Lions Gate via Everett Collection
When we last left our heroes, they had conquered all opponents in the 74th Annual Hunger Games, returned home to their newly refurbished living quarters in District 12, and fallen haplessly to the cannibalism of PTSD. And now we're back! Hitching our wagons once again to laconic Katniss Everdeen and her sweet-natured, just-for-the-camera boyfriend Peeta Mellark as they gear up for a second go at the Capitol's killing fields.
But hold your horses — there's a good hour and a half before we step back into the arena. However, the time spent with Katniss and Peeta before the announcement that they'll be competing again for the ceremonial Quarter Quell does not drag. In fact, it's got some of the film franchise's most interesting commentary about celebrity, reality television, and the media so far, well outweighing the merit of The Hunger Games' satire on the subject matter by having Katniss struggle with her responsibilities as Panem's idol. Does she abide by the command of status quo, delighting in the public's applause for her and keeping them complacently saturated with her smiles and curtsies? Or does Katniss hold three fingers high in opposition to the machine into which she has been thrown? It's a quarrel that the real Jennifer Lawrence would handle with a castigation of the media and a joke about sandwiches, or something... but her stakes are, admittedly, much lower. Harvey Weinstein isn't threatening to kill her secret boyfriend.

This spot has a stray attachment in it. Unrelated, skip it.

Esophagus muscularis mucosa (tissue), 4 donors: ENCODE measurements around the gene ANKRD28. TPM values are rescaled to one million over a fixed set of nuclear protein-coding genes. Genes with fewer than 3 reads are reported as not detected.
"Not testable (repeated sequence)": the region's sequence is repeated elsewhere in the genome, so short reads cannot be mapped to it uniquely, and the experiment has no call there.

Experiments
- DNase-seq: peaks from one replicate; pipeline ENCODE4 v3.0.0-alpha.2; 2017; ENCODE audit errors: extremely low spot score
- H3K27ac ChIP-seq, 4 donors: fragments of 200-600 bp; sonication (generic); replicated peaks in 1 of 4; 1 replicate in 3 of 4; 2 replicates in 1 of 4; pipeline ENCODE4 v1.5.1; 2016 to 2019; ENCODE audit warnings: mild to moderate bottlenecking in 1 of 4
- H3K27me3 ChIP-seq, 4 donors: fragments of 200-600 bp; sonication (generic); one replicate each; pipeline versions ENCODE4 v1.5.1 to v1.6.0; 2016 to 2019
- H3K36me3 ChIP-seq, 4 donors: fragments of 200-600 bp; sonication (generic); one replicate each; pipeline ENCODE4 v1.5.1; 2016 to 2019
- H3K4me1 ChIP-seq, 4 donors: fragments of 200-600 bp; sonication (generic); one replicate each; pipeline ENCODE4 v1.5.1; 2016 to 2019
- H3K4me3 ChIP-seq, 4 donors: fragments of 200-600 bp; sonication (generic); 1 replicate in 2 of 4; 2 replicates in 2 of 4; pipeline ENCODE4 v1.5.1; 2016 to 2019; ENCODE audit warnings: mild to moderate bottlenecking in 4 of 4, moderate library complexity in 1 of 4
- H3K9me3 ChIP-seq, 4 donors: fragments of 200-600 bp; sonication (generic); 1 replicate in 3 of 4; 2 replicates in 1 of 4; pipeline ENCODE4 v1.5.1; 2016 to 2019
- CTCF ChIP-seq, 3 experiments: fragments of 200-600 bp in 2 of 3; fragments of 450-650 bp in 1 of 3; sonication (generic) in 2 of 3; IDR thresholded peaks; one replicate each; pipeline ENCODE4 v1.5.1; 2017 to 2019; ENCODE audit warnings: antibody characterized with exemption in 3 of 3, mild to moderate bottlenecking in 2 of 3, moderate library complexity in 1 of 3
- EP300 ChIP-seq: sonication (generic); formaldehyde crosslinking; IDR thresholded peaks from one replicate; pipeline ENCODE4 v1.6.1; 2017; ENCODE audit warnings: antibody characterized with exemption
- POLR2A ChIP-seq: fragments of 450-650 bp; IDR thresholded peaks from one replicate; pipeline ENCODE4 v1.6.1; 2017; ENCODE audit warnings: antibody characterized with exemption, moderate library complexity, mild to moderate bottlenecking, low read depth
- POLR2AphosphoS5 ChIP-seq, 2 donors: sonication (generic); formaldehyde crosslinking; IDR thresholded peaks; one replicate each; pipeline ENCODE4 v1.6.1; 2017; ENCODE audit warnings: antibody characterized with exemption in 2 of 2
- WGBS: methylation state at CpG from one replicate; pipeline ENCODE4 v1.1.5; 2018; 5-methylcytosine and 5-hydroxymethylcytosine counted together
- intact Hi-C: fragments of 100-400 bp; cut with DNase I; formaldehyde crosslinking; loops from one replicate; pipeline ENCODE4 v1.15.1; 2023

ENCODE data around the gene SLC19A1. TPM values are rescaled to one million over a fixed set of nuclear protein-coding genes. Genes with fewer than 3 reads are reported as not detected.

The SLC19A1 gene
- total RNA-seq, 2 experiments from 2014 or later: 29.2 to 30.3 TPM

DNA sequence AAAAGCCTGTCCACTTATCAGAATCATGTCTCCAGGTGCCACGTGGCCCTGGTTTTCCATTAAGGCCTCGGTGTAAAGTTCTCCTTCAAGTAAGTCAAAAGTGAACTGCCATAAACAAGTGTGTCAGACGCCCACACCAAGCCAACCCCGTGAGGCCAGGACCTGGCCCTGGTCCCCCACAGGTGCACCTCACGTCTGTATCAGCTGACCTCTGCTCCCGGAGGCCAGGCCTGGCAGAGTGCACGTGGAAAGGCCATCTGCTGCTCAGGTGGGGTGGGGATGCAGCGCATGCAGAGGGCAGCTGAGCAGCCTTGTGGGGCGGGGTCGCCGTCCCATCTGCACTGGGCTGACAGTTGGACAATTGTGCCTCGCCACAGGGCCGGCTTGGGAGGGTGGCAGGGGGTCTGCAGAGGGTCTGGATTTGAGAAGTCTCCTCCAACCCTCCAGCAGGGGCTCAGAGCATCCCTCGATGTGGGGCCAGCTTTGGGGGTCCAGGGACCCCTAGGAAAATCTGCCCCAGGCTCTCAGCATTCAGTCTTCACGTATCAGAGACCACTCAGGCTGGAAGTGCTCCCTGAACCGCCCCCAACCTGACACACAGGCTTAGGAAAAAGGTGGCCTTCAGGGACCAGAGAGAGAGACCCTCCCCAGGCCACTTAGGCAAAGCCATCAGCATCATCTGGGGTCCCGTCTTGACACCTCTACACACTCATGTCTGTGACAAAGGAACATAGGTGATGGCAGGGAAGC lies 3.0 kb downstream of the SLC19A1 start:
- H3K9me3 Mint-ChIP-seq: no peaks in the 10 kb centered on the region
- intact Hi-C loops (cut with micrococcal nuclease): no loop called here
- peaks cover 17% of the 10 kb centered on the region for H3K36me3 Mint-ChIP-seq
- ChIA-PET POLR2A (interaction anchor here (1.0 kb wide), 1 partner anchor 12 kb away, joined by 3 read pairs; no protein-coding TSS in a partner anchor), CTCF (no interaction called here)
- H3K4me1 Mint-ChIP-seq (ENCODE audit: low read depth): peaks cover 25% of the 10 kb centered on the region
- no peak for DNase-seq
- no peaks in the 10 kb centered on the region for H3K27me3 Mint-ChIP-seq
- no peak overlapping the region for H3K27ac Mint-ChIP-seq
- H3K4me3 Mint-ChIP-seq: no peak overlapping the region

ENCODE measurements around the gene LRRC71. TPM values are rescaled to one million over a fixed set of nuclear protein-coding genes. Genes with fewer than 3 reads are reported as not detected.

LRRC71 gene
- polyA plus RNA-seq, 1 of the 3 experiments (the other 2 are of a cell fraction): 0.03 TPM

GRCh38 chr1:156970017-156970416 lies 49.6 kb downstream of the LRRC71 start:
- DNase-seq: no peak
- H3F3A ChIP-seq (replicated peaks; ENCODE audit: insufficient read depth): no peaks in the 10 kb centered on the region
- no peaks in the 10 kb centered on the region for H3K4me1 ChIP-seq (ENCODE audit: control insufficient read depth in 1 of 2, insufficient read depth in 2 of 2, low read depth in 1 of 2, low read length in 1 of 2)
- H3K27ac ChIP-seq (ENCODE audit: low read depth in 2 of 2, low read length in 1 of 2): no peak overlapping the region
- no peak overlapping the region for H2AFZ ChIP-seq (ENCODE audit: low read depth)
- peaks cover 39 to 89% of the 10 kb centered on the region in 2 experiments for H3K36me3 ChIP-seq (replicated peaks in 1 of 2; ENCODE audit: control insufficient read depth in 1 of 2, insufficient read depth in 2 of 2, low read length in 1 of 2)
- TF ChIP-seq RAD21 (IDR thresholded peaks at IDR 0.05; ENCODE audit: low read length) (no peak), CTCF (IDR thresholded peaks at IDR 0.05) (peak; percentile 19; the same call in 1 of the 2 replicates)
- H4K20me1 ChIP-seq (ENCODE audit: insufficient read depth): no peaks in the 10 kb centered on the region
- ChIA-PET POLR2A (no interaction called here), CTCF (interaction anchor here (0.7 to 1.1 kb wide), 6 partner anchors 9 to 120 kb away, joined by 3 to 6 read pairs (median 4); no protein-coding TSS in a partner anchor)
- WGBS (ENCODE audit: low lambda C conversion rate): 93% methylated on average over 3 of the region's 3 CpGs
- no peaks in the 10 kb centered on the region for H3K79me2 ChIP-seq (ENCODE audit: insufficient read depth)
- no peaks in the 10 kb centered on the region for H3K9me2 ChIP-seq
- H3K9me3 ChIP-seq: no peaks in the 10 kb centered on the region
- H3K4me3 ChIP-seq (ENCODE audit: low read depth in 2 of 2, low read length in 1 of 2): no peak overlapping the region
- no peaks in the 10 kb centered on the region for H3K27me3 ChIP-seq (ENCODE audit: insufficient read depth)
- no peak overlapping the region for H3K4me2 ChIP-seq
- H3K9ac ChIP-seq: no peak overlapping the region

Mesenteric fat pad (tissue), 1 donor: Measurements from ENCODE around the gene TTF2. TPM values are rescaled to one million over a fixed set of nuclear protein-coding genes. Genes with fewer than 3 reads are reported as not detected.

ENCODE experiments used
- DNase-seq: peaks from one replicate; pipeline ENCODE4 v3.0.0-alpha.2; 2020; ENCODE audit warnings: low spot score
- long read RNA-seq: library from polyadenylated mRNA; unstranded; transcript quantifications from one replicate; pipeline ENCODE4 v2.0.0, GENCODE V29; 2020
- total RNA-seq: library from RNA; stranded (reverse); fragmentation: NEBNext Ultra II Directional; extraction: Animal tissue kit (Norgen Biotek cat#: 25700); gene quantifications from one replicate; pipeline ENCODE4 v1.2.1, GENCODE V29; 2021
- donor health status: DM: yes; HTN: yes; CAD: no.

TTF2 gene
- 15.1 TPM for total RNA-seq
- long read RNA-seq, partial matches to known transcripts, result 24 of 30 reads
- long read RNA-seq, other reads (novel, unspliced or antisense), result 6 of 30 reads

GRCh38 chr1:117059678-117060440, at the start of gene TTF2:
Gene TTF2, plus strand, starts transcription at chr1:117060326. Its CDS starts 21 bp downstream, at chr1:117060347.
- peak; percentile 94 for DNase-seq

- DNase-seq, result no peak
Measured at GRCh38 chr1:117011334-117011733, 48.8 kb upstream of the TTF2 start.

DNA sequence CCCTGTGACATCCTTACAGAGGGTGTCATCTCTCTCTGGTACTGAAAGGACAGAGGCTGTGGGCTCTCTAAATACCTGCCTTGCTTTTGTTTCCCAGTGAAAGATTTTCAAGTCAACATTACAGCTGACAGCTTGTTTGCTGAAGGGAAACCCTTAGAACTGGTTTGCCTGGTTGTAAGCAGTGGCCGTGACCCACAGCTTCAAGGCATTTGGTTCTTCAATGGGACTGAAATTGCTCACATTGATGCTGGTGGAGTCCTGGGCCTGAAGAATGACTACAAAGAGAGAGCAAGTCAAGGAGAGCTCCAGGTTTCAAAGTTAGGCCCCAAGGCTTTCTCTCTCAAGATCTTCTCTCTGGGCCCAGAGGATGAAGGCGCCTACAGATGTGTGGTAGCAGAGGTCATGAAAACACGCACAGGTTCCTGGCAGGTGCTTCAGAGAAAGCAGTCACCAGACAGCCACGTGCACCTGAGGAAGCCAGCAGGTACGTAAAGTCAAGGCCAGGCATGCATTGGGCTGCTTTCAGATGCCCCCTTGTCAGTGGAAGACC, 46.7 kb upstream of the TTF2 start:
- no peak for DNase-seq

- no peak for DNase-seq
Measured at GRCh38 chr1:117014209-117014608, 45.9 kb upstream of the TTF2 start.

Through this chapter, Katniss also grapples with a more personal warfare: her devotion to Gale (despite her inability to commit to the idea of love) and her family, her complicated, moralistic affection for Peeta, her remorse over losing Rue, and her agonizing desire to flee the eye of the public and the Capitol. Oftentimes, Katniss' depression and guilty conscience transcends the bounds of sappy. Her soap opera scenes with a soot-covered Gale really push the limits, saved if only by the undeniable grace and charisma of star Lawrence at every step along the way of this film. So it's sappy, but never too sappy.
In fact, Catching Fire is a masterpiece of pushing limits as far as they'll extend before the point of diminishing returns. Director Francis Lawrence maintains an ambiance that lends to emotional investment but never imposes too much realism as to drip into territories of grit. All of Catching Fire lives in a dreamlike state, a stark contrast to Hunger Games' guttural, grimacing quality that robbed it of the life force Suzanne Collins pumped into her first novel.
Once we get to the thunderdome, our engines are effectively revved for the "fun part." Katniss, Peeta, and their array of allies and enemies traverse a nightmare course that seems perfectly suited for a videogame spin-off. At this point, we've spent just enough time with the secondary characters to grow a bit fond of them — deliberately obnoxious Finnick, jarringly provocative Johanna, offbeat geeks Beedee and Wiress — but not quite enough to dissolve the mystery surrounding any of them or their true intentions (which become more and more enigmatic as the film progresses). We only need adhere to Katniss and Peeta once tossed in the pit of doom that is the 75th Hunger Games arena, but finding real characters in the other tributes makes for a far more fun round of extreme manhunt.